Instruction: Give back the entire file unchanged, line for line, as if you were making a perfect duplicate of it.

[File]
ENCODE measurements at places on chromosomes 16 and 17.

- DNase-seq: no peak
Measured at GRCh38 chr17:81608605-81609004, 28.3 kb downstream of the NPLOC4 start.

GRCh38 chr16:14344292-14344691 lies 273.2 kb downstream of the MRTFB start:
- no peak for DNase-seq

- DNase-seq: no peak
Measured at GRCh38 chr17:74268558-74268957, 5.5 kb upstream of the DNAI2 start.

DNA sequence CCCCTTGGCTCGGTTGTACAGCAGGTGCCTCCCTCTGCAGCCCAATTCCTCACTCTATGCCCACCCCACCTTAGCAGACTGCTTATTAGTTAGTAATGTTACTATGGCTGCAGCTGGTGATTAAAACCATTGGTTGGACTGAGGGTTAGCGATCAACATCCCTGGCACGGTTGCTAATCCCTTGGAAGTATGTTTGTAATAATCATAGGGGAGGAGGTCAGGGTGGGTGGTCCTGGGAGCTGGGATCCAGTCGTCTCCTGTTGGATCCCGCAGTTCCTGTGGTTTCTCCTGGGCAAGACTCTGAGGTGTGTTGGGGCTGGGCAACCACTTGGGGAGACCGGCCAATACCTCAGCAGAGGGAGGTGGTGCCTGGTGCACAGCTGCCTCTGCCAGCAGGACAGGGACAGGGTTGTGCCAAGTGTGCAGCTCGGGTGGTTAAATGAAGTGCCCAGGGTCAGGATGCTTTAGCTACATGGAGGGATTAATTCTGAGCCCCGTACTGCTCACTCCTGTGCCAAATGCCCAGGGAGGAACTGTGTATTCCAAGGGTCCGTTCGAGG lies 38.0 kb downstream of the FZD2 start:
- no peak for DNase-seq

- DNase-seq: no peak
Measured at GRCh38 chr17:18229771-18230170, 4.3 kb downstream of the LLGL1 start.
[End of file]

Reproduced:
ENCODE measurements at places on chromosomes 16 and 17.

- DNase-seq: no peak
Measured at GRCh38 chr17:81608605-81609004, 28.3 kb downstream of the NPLOC4 start.

GRCh38 chr16:14344292-14344691 lies 273.2 kb downstream of the MRTFB start:
- no peak for DNase-seq

- DNase-seq: no peak
Measured at GRCh38 chr17:74268558-74268957, 5.5 kb upstream of the DNAI2 start.

DNA sequence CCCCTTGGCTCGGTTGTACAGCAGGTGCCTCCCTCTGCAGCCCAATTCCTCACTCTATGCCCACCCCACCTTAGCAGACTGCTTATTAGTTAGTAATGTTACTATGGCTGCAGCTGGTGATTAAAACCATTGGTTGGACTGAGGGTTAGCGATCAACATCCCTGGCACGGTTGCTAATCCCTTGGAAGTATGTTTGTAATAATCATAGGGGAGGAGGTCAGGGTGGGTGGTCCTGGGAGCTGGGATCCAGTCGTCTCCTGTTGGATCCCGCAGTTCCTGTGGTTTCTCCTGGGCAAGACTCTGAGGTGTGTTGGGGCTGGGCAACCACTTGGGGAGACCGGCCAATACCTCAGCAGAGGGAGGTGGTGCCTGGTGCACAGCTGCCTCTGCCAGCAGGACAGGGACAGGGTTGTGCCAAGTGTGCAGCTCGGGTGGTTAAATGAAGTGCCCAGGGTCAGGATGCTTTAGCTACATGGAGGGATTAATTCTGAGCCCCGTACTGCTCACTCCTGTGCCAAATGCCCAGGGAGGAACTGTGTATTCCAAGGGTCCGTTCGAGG lies 38.0 kb downstream of the FZD2 start:
- no peak for DNase-seq

- DNase-seq: no peak
Measured at GRCh38 chr17:18229771-18230170, 4.3 kb downstream of the LLGL1 start.